Given a prime power $q$, I would like to enumerate (preferably up to isomorphism*) all the permutation polynomials $f(x)$ on $K = GF(q^3)$ satisfying the following conditions:

  1. $f(ax) = af(x)$ for all $a \in GF(q)$,
  2. $Tr_{K/F}(x f(x)) = 0$. ($F := GF(q)$)

Such polynomials correspond to perfect matchings in the incidence graph of the projective plane $PG(2,q)$ as follows: Look at $GF(q^3)$ as a $3$-dimensional vector space over $GF(q)$ equipped with the symmetric bilinear form $(x,y) \mapsto Tr_{K/F}(xy)$. Let the points of the projective plane be $1$-dimensional subspaces. And let the lines be given by the $2$-dimensional null spaces of the maps $x \mapsto Tr(ax)$, i.e. $a^\perp$, for a given $a \in GF(q^3)$. Therefore, a point $p$ is incident with a line $L$ if $Tr(x_p x_L) = 0$ where $x_p$ and $x_L$ are corresponding members of $GF(q^3)$. Now, every permutation polynomial on $GF(q^3)$ defined by the two conditions above maps $1$-dimensional subspaces to $1$-dimensional subspaces giving rise to a bijection between points and lines of $PG(2,q)$, i.e., a perfect matching in the incidence graph of $PG(2,q)$. We can see that this is an onto map where fiber of each perfect matching is a set of $(q-1)^{1+q+q^2}$ permutation polynomials.

By [1] a $k$-regular bipartite graph of size $2n$ has at least $$\left( \frac{(k-1)^{(k-1)}}{k^{(k-2)}} \right)^n$$ perfect matchings. Therefore there is a lower bound on the number of perfect matchings given by $\frac{q^{qn}}{(q+1)^{n(q-1)}}$ where $n = 1 + q + q^2$.

I also know that for for $q = 3$ there are exactly $3852$ perfect matchings giving rise to $31555584 = 3852 \times 2^{13}$ such permutations. This is from computer computations of the perfect matchings. For $q = 4$ there are $18534400$ of them.

To the finite field experts: Is there a way of theoretically classifying such polynomials? Can we give some bounds on the total number? Any suggestions on what approach might work?

*Look at the action of $\Gamma L(3,q)$ on $GF(q^3)$ viewed as a vector space over $GF(q)$. For a permutation polynomial $f$ and a group element $\sigma$ define $f^\sigma (x) = \hat{\sigma} (f(\sigma(x))$ where $\hat{\sigma}$ is the adjoint of $\sigma$ w.r.t. the symmetric bilinear form $(x, y) \mapsto Tr_{K/F}(xy)$.

[1] http://homepages.cwi.nl/~lex/files/countpms2.pdf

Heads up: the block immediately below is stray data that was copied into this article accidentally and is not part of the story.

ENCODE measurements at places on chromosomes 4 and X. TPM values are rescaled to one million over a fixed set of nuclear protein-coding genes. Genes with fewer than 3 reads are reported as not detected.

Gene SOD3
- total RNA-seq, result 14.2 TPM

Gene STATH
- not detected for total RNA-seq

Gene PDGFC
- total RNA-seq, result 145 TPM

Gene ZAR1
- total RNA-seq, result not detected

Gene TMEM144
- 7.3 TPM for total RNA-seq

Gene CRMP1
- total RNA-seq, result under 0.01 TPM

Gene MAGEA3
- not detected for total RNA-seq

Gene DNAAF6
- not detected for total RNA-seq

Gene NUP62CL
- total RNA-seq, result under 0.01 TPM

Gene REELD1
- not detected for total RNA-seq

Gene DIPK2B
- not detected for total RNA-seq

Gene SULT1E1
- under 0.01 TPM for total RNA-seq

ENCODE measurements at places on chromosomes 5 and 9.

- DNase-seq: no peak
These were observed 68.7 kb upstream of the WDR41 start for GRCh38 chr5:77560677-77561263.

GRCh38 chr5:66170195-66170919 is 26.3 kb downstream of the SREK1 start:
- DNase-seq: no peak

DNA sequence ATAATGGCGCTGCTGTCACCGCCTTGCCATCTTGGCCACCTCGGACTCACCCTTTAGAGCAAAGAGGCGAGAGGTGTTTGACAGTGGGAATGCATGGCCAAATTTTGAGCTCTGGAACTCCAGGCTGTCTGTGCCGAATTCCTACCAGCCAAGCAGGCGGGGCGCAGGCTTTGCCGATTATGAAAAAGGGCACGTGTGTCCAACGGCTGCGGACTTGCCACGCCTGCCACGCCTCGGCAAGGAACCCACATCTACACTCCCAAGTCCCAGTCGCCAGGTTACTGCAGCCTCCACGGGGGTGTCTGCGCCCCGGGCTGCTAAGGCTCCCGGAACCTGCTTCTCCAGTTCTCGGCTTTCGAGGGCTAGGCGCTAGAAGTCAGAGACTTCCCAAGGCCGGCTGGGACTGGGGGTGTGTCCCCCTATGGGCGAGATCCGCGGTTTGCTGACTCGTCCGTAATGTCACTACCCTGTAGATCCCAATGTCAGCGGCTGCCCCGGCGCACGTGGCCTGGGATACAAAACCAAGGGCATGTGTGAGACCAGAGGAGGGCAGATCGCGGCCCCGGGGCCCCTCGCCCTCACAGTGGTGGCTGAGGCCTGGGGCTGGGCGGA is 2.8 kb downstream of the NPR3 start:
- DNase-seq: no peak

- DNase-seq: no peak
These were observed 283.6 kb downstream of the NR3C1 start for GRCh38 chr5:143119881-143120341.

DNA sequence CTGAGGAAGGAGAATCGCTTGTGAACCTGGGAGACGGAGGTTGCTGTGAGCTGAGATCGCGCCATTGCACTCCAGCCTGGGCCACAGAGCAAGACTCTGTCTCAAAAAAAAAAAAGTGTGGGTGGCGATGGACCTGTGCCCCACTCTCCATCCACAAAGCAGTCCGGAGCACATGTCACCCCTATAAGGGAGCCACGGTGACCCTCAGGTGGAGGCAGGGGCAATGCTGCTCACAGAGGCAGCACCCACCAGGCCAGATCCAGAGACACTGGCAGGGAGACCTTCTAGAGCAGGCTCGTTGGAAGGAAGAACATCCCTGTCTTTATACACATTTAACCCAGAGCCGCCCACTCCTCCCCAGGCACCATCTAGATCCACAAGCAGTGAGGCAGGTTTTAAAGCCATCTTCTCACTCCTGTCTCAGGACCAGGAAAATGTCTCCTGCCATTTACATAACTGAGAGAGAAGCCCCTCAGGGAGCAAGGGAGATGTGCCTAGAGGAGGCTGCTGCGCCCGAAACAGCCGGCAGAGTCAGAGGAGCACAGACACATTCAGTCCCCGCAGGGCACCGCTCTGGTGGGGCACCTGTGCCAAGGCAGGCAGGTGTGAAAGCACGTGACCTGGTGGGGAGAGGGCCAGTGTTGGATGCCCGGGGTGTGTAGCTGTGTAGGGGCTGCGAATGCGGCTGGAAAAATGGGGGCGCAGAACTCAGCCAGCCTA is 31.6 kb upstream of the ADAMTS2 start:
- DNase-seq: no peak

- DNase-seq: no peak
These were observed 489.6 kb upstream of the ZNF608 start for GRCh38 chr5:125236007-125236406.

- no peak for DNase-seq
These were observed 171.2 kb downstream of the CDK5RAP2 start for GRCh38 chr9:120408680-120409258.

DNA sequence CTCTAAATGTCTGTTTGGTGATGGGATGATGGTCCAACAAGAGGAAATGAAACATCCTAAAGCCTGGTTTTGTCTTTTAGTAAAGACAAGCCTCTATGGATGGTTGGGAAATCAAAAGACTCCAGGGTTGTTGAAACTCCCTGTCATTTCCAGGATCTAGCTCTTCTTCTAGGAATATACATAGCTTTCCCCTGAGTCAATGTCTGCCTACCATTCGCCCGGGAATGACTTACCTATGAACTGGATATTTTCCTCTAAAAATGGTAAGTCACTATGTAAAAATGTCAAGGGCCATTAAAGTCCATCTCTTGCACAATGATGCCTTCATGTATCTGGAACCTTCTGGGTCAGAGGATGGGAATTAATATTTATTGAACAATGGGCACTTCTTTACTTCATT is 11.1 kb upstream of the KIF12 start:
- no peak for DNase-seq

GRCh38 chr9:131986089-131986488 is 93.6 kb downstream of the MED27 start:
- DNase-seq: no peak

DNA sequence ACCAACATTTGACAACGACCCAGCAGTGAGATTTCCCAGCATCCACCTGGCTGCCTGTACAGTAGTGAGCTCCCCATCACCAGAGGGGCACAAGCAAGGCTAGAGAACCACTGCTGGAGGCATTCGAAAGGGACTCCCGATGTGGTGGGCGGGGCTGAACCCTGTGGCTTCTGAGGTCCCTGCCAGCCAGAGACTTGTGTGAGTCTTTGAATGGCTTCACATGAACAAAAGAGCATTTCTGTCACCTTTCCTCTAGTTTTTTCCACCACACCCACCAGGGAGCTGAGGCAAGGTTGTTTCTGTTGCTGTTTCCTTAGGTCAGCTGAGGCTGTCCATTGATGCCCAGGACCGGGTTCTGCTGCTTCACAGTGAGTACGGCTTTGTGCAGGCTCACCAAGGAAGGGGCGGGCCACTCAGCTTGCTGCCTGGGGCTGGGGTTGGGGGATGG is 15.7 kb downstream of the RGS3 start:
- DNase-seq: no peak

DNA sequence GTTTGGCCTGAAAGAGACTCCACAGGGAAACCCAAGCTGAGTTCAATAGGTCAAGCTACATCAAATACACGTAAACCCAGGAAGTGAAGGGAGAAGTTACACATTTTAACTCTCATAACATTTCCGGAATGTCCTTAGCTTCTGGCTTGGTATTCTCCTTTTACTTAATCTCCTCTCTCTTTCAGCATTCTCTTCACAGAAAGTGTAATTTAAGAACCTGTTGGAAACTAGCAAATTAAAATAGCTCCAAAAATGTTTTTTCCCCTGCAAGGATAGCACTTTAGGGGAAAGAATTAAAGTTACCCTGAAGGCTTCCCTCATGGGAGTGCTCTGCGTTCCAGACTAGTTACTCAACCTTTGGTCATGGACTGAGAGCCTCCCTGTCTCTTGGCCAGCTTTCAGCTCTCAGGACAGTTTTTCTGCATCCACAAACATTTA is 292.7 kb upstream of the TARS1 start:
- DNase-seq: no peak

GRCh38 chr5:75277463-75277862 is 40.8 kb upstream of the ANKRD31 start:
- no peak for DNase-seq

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  • $\begingroup$ Edited. Is it clear now? $\endgroup$ – Anurag May 26 '14 at 20:29
  • $\begingroup$ The number of perfect matchings in the incidence graph of $PG(2,3)$ is certainly $3852$. You can also check it here: oeis.org/A000794. So, there might be some error in the interpretation of a perfect matching as a permutation polynomial. I would check it again and see if I can find the error. $\endgroup$ – Anurag May 26 '14 at 21:24
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    $\begingroup$ I want to clarify that the current (7th) version of this question is internally inconsistent. For $q=3$ there are 31555584 permutations $f$ of $GF(q^3)$ which satisfy conditions (1) and (2). The OP's assertion that there are only 3852 such permutations is wrong. It appears that the OP did not compute these permutations, but got the number 3852 from the number of perfect matchings in the incidence graph of $PG(2,3)$. So the real question is to find the mistake in the OP's proof (given in version 7 of the question) that the number of such permutations equals the number of perfect matchings. $\endgroup$ – Michael Zieve May 26 '14 at 22:43
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    $\begingroup$ $31555584/2^{13}$ = 3852. I think for $q = 3$ each perfect matching corresponds $2^{(1+3+3^2)}$ such polynomials because for every pair $U$, $V$ of $1$-dimensional subspaces with $f(U) = f(V)$ we can take any permutation of the non-zero elements of $V$ to define another permutation polynomial corresponding to the same perfect matching and since there are $13$ $1$-dimensional subspaces we have that factor. In general I'll have to be careful about this and I think I should re-formulate the conditions. (Thank you for pointing it out and I apologise for so many errors) $\endgroup$ – Anurag May 26 '14 at 23:49
  • $\begingroup$ @MichaelZieve: I have edited the question details again. Hopefully this is the last edit. $\endgroup$ – Anurag May 27 '14 at 1:19

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